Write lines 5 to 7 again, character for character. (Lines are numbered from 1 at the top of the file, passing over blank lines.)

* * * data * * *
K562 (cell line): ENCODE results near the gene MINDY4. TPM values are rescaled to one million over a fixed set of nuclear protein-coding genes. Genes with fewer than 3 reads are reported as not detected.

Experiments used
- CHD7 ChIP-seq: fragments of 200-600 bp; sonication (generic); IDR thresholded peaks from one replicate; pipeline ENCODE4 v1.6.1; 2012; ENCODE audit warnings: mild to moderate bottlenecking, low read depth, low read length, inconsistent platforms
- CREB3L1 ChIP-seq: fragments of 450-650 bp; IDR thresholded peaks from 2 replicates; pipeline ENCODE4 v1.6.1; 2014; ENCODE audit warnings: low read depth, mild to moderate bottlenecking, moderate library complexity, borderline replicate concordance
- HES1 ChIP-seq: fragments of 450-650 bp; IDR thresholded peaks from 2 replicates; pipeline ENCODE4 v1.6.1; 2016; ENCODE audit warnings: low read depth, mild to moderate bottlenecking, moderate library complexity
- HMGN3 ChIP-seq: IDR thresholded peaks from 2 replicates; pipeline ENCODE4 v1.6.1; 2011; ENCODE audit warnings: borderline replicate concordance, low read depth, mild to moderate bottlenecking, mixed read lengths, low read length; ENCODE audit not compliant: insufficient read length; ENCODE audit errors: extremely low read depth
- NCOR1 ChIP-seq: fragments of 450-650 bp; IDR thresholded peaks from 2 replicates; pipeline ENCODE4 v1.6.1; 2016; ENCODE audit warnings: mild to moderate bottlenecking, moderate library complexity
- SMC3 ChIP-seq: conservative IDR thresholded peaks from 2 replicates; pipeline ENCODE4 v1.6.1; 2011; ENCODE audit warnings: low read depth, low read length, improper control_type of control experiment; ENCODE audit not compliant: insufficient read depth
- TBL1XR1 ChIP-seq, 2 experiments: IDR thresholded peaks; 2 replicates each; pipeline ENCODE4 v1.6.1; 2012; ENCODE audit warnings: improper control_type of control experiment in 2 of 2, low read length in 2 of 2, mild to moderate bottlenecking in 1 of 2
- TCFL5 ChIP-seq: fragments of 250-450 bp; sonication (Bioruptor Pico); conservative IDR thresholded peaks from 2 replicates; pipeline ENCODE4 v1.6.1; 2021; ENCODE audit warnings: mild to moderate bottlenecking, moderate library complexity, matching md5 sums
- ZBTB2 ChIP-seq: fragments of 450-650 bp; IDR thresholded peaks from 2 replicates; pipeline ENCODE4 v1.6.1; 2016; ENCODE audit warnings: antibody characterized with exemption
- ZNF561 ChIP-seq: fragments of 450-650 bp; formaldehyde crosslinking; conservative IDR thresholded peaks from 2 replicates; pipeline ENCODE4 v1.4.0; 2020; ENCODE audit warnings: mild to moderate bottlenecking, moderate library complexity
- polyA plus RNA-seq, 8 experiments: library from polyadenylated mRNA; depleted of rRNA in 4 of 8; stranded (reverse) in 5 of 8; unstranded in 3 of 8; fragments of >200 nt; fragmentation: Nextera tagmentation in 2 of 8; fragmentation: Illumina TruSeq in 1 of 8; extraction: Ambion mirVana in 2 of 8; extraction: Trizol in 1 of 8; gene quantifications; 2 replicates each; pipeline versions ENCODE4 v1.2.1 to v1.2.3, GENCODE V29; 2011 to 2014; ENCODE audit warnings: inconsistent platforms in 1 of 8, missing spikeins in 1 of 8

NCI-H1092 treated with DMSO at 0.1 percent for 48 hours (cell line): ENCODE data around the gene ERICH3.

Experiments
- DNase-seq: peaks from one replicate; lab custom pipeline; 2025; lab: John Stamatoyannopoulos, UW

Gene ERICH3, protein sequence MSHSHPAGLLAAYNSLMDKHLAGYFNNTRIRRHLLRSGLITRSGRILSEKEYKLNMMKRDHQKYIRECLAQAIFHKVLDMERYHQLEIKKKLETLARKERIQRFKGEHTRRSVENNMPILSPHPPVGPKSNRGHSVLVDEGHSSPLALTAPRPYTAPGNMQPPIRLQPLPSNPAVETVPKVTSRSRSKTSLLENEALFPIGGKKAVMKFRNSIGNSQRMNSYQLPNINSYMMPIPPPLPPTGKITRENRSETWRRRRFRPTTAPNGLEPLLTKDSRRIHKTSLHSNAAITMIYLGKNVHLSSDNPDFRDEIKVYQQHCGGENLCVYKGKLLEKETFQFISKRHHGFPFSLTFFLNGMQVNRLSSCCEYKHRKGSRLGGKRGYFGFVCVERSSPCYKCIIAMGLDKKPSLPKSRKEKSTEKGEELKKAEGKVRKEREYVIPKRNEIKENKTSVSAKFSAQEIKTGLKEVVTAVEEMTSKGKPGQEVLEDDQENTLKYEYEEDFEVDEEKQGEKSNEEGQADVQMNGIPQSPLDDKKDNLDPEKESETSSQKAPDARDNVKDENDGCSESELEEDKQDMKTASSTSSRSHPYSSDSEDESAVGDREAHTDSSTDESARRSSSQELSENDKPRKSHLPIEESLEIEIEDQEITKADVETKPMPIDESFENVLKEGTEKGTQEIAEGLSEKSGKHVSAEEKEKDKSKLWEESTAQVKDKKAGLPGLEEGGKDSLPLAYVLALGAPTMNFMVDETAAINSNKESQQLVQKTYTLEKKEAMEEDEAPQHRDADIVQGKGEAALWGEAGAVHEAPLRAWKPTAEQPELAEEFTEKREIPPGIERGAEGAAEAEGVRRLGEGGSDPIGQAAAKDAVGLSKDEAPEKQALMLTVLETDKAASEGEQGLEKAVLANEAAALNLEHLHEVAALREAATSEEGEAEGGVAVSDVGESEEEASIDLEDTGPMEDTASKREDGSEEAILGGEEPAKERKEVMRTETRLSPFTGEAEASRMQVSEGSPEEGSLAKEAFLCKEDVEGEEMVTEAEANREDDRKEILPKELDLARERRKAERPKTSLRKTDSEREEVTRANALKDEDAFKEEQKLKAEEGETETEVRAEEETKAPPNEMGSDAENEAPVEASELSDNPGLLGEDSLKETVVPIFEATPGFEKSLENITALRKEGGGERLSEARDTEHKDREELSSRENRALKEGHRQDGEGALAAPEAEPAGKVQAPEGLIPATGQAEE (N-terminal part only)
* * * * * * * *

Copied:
- HES1 ChIP-seq: fragments of 450-650 bp; IDR thresholded peaks from 2 replicates; pipeline ENCODE4 v1.6.1; 2016; ENCODE audit warnings: low read depth, mild to moderate bottlenecking, moderate library complexity
- HMGN3 ChIP-seq: IDR thresholded peaks from 2 replicates; pipeline ENCODE4 v1.6.1; 2011; ENCODE audit warnings: borderline replicate concordance, low read depth, mild to moderate bottlenecking, mixed read lengths, low read length; ENCODE audit not compliant: insufficient read length; ENCODE audit errors: extremely low read depth
- NCOR1 ChIP-seq: fragments of 450-650 bp; IDR thresholded peaks from 2 replicates; pipeline ENCODE4 v1.6.1; 2016; ENCODE audit warnings: mild to moderate bottlenecking, moderate library complexity